Growing cherries                                               hand, with the stems attached to prolong shelf life.
Cherries do best in sheltered areas with light rainfall.
                                                               Peak season for cherries in our part of the world is early-
They grow on most soil types except heavy clay, as long
                                                               mid summer. Cherries don’t ripen after harvest, so they
as the soil is friable and well drained. They don’t like
                                                               need to be picked very close to maturity, and are
having wet feet, so slightly sloping country with deep,
                                                               therefore don’t travel well and are highly perishable.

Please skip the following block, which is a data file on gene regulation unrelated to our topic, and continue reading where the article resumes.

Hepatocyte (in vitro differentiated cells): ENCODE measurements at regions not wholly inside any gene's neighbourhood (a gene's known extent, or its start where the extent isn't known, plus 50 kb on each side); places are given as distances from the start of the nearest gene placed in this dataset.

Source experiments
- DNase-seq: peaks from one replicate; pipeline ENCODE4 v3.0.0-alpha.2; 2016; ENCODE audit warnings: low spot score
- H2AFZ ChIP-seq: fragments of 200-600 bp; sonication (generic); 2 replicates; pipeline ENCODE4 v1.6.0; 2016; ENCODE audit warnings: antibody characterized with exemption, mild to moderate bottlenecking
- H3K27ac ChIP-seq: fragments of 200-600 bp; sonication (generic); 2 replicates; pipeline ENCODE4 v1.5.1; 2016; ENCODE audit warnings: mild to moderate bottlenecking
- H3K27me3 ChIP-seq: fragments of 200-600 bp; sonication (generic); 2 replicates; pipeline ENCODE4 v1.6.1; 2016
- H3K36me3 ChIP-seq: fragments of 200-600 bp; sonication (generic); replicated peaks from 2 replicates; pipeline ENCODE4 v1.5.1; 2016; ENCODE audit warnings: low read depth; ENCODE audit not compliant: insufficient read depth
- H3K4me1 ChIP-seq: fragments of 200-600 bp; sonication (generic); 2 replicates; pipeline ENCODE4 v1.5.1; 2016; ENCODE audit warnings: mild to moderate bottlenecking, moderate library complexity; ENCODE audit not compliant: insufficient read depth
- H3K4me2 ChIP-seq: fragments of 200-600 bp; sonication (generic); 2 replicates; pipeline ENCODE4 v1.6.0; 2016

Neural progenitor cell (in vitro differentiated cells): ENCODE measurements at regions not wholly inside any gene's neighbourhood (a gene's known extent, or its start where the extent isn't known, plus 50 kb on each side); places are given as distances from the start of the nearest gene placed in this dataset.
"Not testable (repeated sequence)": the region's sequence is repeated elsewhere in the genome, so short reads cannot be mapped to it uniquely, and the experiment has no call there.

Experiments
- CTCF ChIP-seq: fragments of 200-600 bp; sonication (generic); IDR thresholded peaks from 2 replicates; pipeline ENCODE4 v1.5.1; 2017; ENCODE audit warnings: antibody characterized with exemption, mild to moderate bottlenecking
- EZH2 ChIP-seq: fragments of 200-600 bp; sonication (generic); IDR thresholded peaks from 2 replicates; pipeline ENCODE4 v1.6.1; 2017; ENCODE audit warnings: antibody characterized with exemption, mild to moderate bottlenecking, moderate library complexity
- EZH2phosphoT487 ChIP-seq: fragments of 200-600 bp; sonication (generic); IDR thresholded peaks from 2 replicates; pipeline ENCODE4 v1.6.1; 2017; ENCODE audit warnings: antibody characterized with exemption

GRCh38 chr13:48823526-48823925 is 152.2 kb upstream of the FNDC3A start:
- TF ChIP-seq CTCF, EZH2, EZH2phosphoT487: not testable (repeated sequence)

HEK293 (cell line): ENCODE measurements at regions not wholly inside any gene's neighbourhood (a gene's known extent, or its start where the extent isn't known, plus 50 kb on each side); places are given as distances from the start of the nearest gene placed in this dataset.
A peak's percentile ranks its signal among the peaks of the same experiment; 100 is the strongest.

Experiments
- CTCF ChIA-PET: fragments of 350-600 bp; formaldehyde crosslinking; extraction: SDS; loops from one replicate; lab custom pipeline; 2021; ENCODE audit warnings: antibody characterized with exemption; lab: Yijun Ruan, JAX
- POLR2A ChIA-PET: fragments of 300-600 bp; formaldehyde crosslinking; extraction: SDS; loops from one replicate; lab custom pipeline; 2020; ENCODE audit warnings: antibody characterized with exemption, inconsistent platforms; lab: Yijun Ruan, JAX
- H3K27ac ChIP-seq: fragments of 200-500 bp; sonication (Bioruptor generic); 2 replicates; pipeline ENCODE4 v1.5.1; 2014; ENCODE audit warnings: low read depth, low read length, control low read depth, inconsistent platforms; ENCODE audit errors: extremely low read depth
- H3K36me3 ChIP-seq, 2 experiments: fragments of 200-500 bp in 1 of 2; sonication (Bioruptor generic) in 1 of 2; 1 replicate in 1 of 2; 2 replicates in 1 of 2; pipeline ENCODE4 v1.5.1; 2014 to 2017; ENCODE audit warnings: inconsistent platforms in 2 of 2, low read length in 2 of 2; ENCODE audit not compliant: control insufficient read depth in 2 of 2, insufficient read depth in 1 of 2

well-structured topsoil is ideal. A winter chill is required
for a good crop.                                               Choosing and using
                                                               Cherries range in skin colour from glossy red to almost
Cherry varieties cross easily, so buds from a healthy,
                                                               black, and in flesh colour from pinky cream to cerise to
productive tree are often grafted to a rootstock selected
                                                               black. At the markets, look for bright, glossy, fat fruit
for a good growing habit. Care should be made to plant
                                                               with green stems. Avoid bruised or soft fruit and small,
cross-fertile varieties, and those with similar flowering
                                                               hard fruit - the former will spoil quickly and the latter
times together to assist pollination.
                                                               will lack flavour and juice.
Management includes pruning (summer pruning is
                                                               Eat as soon as possible after purchase (this is no great